Apart from the financial challenges, playing the roles of both a mother as well as a father is perhaps the most difficult aspect of being a single mother.

Being a parent and earning a living, single mothers are more likely to experience parental stress while trying to juggle work and parenting responsibilities.

To address the issues, the state of Kentucky runs several programs that hope to ease the stress of single motherhood.

The primary goal is to help them achieve self-sufficiency, child well-being, and long-term family stability.

1Kentucky Transitional Assistance Program (K-TAP)

K-TAP which operates under federal TANF guidelines provides short-term financial assistance to low-income children under the age of 18 as well as the parents, or relatives, with whom the children are living.

Kentucky requires all K-TAP applicants, as a condition of eligibility, to participate in work-related activities with the exception of those that are disabled or over 60 years old.

Assistance with K-TAP
(502) 564-7050

2Kentucky Supplemental Nutrition Assistance Program (SNAP)

Kentucky SNAP (formerly Food Stamps) helps low-income people and families in Kentucky with cash assistance to buy the food they need for a nutritionally adequate diet. The average monthly SNAP benefit for a family of three in Kentucky is $393.

Eligible households are issued an EBT Card used to make food purchases at at one of the 231,000 authorized retail locations around the country, 4,200 in Kentucky.

Eligibility pre-screening and online application are available at SNAP Web Portal. For more information, contact the SNAP benefit office in the county where you live or call 1-855-306-8959 for assistance.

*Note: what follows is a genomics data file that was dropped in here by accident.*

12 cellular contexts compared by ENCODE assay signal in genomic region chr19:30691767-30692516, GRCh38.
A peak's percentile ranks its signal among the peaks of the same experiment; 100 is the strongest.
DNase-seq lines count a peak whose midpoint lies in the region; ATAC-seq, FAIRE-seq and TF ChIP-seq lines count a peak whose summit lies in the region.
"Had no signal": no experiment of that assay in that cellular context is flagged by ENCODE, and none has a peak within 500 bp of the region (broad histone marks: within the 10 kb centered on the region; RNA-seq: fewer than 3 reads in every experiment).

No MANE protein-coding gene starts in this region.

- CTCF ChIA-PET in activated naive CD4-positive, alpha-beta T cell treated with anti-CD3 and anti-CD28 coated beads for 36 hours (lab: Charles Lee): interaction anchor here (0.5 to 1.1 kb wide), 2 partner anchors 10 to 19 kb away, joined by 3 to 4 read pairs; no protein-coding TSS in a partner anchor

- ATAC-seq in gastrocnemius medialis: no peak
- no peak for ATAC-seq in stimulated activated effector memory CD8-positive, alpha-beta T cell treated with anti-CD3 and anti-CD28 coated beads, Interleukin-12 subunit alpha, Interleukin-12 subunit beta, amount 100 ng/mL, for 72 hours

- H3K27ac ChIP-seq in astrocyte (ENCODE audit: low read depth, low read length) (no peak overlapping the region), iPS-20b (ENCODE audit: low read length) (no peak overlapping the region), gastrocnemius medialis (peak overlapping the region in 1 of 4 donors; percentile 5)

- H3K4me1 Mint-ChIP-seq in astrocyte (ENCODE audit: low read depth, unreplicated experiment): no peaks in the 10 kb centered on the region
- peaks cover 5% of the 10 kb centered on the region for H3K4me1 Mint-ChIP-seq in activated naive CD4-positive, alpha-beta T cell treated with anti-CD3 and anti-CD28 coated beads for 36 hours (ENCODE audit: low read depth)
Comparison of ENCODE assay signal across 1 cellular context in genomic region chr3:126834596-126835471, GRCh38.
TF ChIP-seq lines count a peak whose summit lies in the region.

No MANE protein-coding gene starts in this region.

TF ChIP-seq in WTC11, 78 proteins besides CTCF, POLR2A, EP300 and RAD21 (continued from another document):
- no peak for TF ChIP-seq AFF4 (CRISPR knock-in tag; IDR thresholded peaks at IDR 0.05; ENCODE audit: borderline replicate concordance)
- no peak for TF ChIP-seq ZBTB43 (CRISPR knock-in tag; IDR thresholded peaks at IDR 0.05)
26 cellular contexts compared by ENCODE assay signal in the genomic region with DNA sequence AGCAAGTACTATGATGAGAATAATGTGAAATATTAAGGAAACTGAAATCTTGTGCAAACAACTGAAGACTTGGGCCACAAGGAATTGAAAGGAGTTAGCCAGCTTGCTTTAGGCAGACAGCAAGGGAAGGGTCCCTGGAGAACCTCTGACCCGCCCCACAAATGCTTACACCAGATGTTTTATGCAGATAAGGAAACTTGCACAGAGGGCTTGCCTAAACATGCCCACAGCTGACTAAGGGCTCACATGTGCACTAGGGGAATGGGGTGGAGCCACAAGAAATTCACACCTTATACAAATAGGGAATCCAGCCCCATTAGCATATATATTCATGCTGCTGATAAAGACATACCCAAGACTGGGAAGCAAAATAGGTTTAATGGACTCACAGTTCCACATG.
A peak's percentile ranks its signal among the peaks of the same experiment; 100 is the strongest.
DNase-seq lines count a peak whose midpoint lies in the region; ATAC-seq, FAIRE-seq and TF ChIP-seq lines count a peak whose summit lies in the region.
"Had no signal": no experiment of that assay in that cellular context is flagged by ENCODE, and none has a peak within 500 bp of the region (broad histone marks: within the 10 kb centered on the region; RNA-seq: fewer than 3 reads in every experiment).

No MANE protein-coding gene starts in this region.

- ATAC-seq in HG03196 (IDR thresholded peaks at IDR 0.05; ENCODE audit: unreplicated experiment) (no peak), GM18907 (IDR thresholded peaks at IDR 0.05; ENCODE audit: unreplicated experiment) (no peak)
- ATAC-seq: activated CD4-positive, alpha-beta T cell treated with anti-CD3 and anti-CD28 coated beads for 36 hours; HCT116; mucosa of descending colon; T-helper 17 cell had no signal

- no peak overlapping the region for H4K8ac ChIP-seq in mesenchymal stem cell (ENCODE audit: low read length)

3Kentucky Medicaid Program

Medicaid guarantees coverage for basic health and long-term care services for eligible Kentuckians — mostly uninsured children under age 19, pregnant women, disabled adults, and the elderly.

As Kentucky is expanding Medicaid coverage, Medicaid is now available to eligible Kentuckians age between 19-64 with income up to 133% of the federal poverty level.

Kentucky will be operating a State-Based Marketplace, known as Kynect — Kentucky’s Health Insurance Connection — through which you can apply for Medicaid, KCHIP or other health insurance.

4Kentucky Children’s Health Insurance Program (KCHIP)

Kentucky Children’s Health Insurance Program (KCHIP) is a health insurance program for uninsured children up to age 19 whose family income is less than 213% of the federal poverty level.

KCHIP covers everything from checkups to prescriptions, from broken bones to booster shots, eyeglasses, hearing aids, dental care, hospital care, and among others.

If you think your child is eligible, contact your local DCBS office, or call (877) KCHIP-18 (877-524-4718) for additional information.

5Kentucky Special Program for Women, Infants, and Children (WIC)

WIC is a short-term intervention program designed to improve the health of nutritionally at-risk women, infants and children. It does this by providing nutrition and health education, healthy food and other services, at no cost, to families who qualify.